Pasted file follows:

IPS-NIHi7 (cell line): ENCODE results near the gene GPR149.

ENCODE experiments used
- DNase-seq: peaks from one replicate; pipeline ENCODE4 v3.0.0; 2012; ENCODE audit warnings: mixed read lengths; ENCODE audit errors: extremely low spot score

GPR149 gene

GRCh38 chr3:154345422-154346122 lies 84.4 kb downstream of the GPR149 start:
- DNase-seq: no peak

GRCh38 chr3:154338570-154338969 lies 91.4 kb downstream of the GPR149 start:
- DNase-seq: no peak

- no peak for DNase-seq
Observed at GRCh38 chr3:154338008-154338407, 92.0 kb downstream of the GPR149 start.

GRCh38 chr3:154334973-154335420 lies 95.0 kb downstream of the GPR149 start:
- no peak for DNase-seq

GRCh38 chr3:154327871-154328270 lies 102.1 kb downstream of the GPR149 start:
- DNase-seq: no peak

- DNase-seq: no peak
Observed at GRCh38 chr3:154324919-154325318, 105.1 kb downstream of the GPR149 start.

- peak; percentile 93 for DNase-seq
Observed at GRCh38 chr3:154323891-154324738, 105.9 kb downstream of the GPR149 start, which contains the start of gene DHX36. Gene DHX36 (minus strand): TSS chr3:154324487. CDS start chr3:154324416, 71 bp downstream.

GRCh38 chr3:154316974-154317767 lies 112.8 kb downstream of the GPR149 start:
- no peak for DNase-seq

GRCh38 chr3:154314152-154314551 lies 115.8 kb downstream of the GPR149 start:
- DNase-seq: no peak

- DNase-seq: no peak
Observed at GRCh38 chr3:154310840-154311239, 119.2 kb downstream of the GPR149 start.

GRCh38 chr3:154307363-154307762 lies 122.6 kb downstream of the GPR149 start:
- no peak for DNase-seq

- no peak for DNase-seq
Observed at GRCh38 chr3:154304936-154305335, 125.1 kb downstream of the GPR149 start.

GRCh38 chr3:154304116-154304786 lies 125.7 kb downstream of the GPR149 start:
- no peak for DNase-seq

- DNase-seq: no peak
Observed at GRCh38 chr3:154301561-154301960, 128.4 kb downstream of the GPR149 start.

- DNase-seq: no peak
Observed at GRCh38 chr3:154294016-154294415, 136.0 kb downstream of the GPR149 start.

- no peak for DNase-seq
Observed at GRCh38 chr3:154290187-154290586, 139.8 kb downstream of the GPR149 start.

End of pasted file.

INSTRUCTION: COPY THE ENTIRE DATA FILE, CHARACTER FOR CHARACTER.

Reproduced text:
IPS-NIHi7 (cell line): ENCODE results near the gene GPR149.

ENCODE experiments used
- DNase-seq: peaks from one replicate; pipeline ENCODE4 v3.0.0; 2012; ENCODE audit warnings: mixed read lengths; ENCODE audit errors: extremely low spot score

GPR149 gene

GRCh38 chr3:154345422-154346122 lies 84.4 kb downstream of the GPR149 start:
- DNase-seq: no peak

GRCh38 chr3:154338570-154338969 lies 91.4 kb downstream of the GPR149 start:
- DNase-seq: no peak

- no peak for DNase-seq
Observed at GRCh38 chr3:154338008-154338407, 92.0 kb downstream of the GPR149 start.

GRCh38 chr3:154334973-154335420 lies 95.0 kb downstream of the GPR149 start:
- no peak for DNase-seq

GRCh38 chr3:154327871-154328270 lies 102.1 kb downstream of the GPR149 start:
- DNase-seq: no peak

- DNase-seq: no peak
Observed at GRCh38 chr3:154324919-154325318, 105.1 kb downstream of the GPR149 start.

- peak; percentile 93 for DNase-seq
Observed at GRCh38 chr3:154323891-154324738, 105.9 kb downstream of the GPR149 start, which contains the start of gene DHX36. Gene DHX36 (minus strand): TSS chr3:154324487. CDS start chr3:154324416, 71 bp downstream.

GRCh38 chr3:154316974-154317767 lies 112.8 kb downstream of the GPR149 start:
- no peak for DNase-seq

GRCh38 chr3:154314152-154314551 lies 115.8 kb downstream of the GPR149 start:
- DNase-seq: no peak

- DNase-seq: no peak
Observed at GRCh38 chr3:154310840-154311239, 119.2 kb downstream of the GPR149 start.

GRCh38 chr3:154307363-154307762 lies 122.6 kb downstream of the GPR149 start:
- no peak for DNase-seq

- no peak for DNase-seq
Observed at GRCh38 chr3:154304936-154305335, 125.1 kb downstream of the GPR149 start.

GRCh38 chr3:154304116-154304786 lies 125.7 kb downstream of the GPR149 start:
- no peak for DNase-seq

- DNase-seq: no peak
Observed at GRCh38 chr3:154301561-154301960, 128.4 kb downstream of the GPR149 start.

- DNase-seq: no peak
Observed at GRCh38 chr3:154294016-154294415, 136.0 kb downstream of the GPR149 start.

- no peak for DNase-seq
Observed at GRCh38 chr3:154290187-154290586, 139.8 kb downstream of the GPR149 start.